Manhattan District Attorney Alvin Bragg and a host of elected officials announced on Monday new legislation that would expand Hate Crime charges as biased attacks continue to rise in the Big Apple.
Bragg joined Manhattan Borough President Mark Levine, State Senator Brad Hoylman-Sigal, Assembly member Grace Lee, and City Councilmember Keith Powers as they unveiled the new law inside the District Attorney’s office located at 80 Centre St. The legislation will push for current loopholes in the law to be done away with that can see bigots committing gang assaults and even murder motivated by acts of hatred yet not charged as such.
“If a group of people beat someone up because of their race, that gang assault as the law calls it, cannot be charged as a hate crime. That needs to change,” Bragg said. “Hate crime does not discriminate. It has targeted all of our communities.”
According to NYPD statistics, hate crime has been on the rise in New York since the conflict began in the Middle East on Oct. 7, resulting in incidents doubling. Data shows that there were 101 reported hate crimes last month compared to merely 45 in October 2022. The same data shows that 41 incidents occurred in Manhattan compared with 21 in 2022. Bragg charged that these numbers are only what is reported to police, with many crimes still going unreported and unpunished.
“This is still an underreported crime. We are still reaching out to communities to make sure they trust to come forward with us, and you can imagine the conversations when things that inexplicably can’t be charged as hate crimes. We have to have those conversations with survivors and victims. While these changes have long been in the works, they are unfortunately newly urgent,” Bragg said.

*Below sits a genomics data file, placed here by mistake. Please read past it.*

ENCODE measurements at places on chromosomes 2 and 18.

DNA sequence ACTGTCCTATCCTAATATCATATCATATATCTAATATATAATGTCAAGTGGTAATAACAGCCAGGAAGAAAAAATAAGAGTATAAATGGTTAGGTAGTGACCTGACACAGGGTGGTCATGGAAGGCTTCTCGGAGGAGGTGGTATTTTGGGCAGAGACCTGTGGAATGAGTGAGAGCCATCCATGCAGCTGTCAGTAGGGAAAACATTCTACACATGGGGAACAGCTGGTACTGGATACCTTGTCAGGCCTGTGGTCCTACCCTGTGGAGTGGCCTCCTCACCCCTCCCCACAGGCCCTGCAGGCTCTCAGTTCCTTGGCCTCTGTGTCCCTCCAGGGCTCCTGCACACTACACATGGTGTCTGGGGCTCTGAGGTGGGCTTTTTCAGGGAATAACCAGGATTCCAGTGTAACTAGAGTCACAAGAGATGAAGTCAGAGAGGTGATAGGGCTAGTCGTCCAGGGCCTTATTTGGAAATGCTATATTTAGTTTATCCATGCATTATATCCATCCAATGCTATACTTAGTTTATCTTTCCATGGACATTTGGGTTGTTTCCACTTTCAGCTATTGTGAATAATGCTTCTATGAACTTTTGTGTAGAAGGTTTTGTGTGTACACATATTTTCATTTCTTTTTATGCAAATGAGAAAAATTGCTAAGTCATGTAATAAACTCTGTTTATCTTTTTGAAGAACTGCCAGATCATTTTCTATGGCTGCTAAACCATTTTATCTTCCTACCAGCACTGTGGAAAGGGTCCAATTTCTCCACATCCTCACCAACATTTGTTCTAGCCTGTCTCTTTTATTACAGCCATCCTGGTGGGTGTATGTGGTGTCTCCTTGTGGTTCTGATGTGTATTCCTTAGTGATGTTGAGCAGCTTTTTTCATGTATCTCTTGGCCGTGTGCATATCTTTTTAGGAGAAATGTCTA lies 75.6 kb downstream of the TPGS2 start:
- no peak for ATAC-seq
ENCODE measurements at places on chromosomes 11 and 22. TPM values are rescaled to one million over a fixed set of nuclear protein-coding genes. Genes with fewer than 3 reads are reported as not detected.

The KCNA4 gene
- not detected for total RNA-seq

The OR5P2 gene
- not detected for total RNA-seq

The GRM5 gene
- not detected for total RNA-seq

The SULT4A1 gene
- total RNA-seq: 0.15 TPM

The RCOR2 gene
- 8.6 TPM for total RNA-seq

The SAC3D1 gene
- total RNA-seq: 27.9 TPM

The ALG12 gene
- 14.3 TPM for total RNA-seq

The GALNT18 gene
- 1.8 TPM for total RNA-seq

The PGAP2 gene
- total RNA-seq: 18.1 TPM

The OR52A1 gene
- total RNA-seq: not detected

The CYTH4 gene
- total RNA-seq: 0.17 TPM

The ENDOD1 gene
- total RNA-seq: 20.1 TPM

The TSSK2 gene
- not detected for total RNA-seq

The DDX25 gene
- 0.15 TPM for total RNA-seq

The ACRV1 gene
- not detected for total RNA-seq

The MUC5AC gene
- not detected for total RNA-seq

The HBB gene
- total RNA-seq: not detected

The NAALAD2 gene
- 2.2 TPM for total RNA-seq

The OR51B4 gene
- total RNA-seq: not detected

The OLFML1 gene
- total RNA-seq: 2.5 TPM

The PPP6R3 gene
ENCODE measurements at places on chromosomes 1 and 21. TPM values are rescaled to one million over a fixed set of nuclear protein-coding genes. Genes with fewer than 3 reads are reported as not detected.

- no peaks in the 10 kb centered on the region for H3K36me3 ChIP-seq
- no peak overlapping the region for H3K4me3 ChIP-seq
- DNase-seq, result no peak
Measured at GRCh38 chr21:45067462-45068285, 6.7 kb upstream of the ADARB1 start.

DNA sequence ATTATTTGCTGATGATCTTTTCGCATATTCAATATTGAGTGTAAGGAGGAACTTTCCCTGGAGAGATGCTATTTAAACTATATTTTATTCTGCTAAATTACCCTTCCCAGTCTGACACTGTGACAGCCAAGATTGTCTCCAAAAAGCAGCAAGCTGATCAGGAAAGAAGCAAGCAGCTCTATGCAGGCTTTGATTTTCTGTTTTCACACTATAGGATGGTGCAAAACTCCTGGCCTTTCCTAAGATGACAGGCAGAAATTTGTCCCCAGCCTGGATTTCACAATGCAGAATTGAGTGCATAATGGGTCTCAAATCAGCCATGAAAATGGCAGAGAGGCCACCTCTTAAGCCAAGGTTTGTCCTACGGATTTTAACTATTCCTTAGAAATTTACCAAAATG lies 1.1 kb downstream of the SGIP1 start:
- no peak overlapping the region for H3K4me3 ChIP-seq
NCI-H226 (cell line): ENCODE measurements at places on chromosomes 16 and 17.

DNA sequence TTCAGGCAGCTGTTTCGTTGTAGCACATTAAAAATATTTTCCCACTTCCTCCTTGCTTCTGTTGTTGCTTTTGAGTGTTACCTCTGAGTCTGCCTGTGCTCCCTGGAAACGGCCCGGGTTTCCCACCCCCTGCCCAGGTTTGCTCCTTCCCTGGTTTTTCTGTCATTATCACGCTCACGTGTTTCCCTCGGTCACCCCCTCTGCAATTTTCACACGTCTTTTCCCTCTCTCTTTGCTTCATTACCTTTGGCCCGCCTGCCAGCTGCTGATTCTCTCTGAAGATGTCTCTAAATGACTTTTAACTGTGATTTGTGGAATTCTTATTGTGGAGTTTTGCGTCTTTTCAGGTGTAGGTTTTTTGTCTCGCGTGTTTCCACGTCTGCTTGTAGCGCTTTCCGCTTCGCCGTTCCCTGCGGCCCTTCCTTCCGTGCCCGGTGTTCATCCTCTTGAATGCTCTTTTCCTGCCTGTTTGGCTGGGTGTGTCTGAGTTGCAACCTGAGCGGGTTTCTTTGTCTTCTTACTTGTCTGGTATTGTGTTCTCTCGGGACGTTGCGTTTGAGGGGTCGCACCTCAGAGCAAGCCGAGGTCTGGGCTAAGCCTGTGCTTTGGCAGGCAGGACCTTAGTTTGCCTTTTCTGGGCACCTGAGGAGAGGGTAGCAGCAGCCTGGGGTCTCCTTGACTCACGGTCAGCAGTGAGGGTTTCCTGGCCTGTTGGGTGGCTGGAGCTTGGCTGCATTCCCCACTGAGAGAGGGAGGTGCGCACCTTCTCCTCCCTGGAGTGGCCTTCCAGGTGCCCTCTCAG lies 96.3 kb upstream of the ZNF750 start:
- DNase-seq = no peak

Despite hate crimes spiking due to the war in the Middle East, the numbers have been steadily increasing since 2015, with attacks on protected classes seeing increases during major world events such as the Black Lives Matter movement and the COVID-19 pandemic.
Assemblymember Grace Lee solemnly recalled the way in which Chinatown was besieged by discriminatory attacks in 2020, even stating that she herself was a victim of xenophobia, along with her child.
“I was walking down the street with my young daughter when a woman threw a bottle at me and yelled anti-Asian slurs at us. But this isn’t something that just happens in the Asian community. We know that many vulnerable communities across New York are experiencing this,” Lee said.
The new legislation will be introduced in January 2024 where it will be voted upon.